Nightly News | July 05, 2012
>>> finally tonight, proof that girl power works. a teenage girl found it distressing that the girls in her ballet class repeatedly complained they were too fat when they were anything but. that eighth grader was inspired to take action and that included going up against a popular magazine she thought might be part of the problem. nbc's mara schiavocampo has our report.
>> reporter: in pitfield, maine 14-year-old julia bloom isn't afraid to step up or to speak out.
>> after i retire from ballet i definitely want to do activist work.
>> reporter: this spring julia started asking her middle school friends what they thought of the glossy, ultra perfect images in teen magazines like "17." she found that many girls were turned off by pictures that were photo shopped and air brushed.
>> these pictures make me feel really bad about myself.
>> reporter: so julia decided to fight back.
>> why don't you back off?
>> reporter: she started a video blog and online petition asking "17" magazine to include at least one unaltered photo spread each month, writing, i want to see regular girls that look like me.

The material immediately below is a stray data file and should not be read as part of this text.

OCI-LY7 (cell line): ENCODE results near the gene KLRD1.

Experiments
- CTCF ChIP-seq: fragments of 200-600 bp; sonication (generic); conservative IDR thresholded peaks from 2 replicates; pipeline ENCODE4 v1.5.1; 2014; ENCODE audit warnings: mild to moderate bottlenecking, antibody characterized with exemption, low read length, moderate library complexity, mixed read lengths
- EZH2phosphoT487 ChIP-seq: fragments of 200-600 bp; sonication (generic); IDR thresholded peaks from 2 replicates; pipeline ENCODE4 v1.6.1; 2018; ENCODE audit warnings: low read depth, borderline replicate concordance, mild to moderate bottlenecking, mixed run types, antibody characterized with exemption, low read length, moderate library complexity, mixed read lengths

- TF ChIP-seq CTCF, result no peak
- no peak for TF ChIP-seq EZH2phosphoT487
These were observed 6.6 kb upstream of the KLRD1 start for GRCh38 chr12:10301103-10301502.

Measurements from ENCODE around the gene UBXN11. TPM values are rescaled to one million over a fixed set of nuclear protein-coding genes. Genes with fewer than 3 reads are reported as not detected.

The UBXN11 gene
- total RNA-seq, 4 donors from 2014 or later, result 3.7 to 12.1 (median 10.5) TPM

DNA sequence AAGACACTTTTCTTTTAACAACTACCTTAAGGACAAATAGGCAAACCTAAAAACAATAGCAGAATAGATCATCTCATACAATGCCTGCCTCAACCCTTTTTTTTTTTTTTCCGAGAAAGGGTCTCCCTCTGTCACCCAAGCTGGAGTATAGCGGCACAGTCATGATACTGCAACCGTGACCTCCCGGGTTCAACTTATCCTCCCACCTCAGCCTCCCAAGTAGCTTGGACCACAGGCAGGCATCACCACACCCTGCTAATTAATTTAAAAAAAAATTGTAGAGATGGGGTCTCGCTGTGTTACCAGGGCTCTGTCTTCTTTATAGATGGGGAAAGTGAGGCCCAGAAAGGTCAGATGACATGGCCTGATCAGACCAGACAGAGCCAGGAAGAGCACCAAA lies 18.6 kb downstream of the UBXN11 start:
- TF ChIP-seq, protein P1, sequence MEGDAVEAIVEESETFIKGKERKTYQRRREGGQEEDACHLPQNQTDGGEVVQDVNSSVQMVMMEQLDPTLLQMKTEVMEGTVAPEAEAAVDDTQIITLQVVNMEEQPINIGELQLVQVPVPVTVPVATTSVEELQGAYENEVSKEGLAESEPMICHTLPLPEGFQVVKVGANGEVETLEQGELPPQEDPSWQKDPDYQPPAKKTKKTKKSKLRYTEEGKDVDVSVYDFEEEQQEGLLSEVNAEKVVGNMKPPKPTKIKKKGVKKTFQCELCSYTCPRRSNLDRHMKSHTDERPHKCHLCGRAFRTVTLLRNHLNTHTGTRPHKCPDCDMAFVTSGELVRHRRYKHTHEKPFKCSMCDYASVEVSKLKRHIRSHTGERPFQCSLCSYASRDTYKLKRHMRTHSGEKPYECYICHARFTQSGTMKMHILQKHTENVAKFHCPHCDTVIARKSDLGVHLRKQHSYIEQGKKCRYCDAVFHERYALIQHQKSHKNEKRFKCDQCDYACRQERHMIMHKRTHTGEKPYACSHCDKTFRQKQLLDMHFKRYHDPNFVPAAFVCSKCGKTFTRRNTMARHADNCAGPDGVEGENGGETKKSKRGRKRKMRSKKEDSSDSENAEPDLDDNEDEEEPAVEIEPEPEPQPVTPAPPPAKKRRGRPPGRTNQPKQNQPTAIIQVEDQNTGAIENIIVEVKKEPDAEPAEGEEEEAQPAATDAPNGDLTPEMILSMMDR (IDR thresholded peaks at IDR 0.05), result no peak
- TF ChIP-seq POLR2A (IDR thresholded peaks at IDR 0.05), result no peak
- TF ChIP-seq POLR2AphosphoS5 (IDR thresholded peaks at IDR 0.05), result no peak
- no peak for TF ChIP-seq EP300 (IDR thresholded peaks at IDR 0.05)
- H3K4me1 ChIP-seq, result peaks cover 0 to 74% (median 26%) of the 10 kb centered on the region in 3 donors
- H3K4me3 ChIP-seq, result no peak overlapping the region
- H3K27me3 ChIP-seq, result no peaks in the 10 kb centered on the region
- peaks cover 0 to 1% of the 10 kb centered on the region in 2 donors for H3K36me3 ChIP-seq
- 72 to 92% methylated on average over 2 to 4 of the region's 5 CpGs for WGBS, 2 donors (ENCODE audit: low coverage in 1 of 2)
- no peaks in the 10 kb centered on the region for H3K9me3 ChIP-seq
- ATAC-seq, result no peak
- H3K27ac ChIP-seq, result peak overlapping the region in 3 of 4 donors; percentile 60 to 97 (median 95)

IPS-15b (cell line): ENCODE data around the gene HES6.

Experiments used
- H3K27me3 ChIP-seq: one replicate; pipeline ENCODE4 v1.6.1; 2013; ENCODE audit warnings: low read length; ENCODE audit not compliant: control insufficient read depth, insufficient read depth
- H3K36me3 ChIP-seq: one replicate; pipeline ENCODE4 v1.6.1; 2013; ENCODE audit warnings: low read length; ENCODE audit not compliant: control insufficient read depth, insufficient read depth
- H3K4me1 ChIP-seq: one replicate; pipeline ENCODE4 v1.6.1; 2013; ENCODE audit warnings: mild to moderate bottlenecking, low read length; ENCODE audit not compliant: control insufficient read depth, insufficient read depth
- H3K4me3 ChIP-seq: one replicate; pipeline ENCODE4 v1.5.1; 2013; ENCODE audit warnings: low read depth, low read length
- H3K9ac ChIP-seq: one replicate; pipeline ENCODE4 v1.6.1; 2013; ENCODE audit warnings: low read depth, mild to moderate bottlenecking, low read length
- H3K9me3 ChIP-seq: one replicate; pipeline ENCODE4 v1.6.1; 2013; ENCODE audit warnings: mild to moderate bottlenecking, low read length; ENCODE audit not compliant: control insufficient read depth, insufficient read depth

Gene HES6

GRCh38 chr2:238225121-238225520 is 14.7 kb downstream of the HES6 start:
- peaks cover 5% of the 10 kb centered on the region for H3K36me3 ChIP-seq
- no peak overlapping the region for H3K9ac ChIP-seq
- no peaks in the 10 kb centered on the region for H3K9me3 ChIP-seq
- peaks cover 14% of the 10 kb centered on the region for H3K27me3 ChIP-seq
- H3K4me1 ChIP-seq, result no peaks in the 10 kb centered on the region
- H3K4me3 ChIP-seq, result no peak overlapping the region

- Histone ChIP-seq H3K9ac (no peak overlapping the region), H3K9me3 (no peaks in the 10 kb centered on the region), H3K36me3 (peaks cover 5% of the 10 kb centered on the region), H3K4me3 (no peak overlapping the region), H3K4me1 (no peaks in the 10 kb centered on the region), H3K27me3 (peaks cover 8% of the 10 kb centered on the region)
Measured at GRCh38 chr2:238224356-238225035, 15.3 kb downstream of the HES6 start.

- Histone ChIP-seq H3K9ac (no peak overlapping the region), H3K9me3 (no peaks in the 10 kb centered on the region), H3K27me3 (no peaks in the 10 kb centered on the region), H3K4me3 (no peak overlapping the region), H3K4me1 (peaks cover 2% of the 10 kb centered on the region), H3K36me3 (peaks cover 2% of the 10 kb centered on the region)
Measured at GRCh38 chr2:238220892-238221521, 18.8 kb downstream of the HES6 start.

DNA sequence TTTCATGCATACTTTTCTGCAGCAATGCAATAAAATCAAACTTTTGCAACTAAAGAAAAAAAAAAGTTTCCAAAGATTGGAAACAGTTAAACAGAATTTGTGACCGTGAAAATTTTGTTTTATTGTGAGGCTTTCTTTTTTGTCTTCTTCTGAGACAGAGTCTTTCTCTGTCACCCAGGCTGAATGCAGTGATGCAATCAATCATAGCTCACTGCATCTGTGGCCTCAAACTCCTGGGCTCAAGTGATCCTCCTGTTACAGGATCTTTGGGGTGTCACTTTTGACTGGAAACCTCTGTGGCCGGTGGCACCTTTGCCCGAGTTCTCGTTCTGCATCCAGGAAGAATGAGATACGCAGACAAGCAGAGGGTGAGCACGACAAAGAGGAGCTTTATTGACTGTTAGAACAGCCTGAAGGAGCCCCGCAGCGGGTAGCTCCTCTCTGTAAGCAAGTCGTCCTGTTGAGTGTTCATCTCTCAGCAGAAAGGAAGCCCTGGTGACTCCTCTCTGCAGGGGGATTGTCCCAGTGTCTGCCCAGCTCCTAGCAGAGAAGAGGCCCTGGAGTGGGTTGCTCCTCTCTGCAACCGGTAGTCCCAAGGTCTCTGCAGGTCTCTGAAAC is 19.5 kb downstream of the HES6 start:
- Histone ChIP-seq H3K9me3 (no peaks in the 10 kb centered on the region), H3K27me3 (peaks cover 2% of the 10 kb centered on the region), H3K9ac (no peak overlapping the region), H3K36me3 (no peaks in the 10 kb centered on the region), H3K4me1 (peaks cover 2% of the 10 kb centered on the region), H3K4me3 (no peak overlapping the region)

>> it shows girls that there are more than one types of beauty.
>> reporter: critics say twle comes to being bombarded with glamorous photos in magazines and ads teenagers are especially vulnerable.
>> they compare themselves to the images they see when they're forming their self-esteem and sense of who they'll be in the world, and it gives them an unrealistic image to live up to.
>> reporter: julia 's crusade struck a nerve with supporters posting their own videos online .
>> it's wrong on so many levels.
>> reporter: and flocking to the petition. 84,000 signatures in all. this month the magazine announced a body image peace treaty . reaffirming its commitment to never change girls' body or face shapes but saying the magazine will continue to retouch minor imperfections like stray hairs and pimples.
>> started as just a petition and i feel like we've grown into a whole movement.
>> reporter: a movement to change what girls see in magazines and in the mirror. mara schiavocampo, nbc news, new york.